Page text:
High Level Bridge celebrates 100 years
One of Edmonton’s oldest and most iconic landmarks is celebrating its centennial anniversary.
The High Level Bridge first opened 100 years ago today, originally designed to connect what were once the separate communities of Strathcona and Edmonton.
"That made the city of Edmonton — and especially once it was all amalgamated — really a destination people could get to," said Jason Day, the motorman who operates High Level Bridge streetcar.
It was also on June 2, 1913 that the first passenger train crossed the bridge. Vehicle and pedestrian traffic across the bridge came later, said Day.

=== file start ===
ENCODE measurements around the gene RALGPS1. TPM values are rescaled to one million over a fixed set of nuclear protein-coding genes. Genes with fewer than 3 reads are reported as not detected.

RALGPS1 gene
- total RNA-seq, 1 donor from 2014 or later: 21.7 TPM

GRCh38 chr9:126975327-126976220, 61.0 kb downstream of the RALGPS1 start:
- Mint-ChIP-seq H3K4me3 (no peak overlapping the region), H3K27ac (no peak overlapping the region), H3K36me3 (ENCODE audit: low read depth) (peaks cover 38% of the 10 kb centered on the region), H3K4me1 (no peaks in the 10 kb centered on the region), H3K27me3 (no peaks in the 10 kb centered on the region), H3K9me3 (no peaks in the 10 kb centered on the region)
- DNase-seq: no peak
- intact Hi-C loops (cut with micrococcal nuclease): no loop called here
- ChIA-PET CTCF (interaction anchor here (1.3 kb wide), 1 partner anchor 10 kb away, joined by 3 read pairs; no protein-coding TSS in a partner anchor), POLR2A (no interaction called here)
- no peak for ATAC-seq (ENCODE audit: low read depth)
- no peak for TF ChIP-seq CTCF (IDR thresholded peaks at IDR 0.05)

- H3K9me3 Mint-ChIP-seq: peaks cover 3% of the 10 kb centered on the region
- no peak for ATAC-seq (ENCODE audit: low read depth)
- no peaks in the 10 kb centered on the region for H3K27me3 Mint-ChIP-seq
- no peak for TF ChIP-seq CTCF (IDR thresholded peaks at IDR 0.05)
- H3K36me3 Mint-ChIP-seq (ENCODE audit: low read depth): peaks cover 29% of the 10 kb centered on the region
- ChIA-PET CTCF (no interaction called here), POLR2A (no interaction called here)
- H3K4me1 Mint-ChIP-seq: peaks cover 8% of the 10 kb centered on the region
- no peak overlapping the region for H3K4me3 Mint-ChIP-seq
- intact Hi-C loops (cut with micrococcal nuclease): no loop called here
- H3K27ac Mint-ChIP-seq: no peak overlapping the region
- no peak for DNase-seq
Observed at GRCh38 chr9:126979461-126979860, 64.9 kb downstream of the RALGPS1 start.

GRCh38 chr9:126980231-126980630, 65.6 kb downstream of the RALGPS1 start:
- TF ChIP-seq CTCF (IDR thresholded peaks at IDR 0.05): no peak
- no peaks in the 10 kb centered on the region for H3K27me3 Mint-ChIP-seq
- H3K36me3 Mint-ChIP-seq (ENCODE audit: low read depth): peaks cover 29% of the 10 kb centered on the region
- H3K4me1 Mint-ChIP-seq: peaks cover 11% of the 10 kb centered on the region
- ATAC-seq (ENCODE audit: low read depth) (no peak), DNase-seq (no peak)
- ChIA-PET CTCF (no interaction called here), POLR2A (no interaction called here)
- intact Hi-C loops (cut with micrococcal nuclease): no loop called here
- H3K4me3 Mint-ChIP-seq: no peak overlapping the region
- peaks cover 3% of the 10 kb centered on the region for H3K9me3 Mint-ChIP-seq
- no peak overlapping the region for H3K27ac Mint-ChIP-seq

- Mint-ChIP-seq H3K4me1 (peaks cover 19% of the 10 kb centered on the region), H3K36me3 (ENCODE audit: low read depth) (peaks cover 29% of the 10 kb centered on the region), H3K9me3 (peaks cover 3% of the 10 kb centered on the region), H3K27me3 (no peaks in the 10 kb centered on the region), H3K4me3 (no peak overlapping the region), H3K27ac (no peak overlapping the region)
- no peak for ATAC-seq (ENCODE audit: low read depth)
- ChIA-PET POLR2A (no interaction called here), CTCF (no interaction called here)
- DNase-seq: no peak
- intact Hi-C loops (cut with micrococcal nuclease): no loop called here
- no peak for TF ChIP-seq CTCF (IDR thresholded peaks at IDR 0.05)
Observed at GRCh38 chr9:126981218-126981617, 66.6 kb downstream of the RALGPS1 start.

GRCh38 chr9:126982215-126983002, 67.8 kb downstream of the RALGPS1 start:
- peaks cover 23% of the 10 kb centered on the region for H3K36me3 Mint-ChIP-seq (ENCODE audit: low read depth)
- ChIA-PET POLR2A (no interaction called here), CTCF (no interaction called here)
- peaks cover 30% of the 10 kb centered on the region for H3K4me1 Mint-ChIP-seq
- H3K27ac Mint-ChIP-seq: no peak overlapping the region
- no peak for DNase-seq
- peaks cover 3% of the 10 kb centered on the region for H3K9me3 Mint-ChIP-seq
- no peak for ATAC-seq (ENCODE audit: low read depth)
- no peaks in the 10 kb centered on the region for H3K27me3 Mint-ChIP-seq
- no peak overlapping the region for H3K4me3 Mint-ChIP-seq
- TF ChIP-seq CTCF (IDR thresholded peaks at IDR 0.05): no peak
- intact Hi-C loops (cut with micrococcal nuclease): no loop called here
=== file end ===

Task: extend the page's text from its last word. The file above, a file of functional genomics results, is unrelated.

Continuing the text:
In 1980, the Great Divide Waterfall — designed by Edmonton artist Peter Lewis — was added to the structure to commemorate the province’s 75th anniversary.
The waterfall was shut off in 2009 when the city realized the chlorinated water may be affecting water quality in the river.
In 2013, a new campaign allowing Edmontonians to purchase programmable LED lights for the bridge was launched.
"It's a structure that people think of when they think of Edmonton," said Light the Bridge spokesperson Tammy Pidner.
"When we look at this beautiful bridge — it's not fancy. It's black. It's strong. It's structural. It's held together with a bunch of rivets and iron. And that kind of is who we are. We're strong people too."
Pidner said she hopes to have all the bulbs sponsored by the end of the year.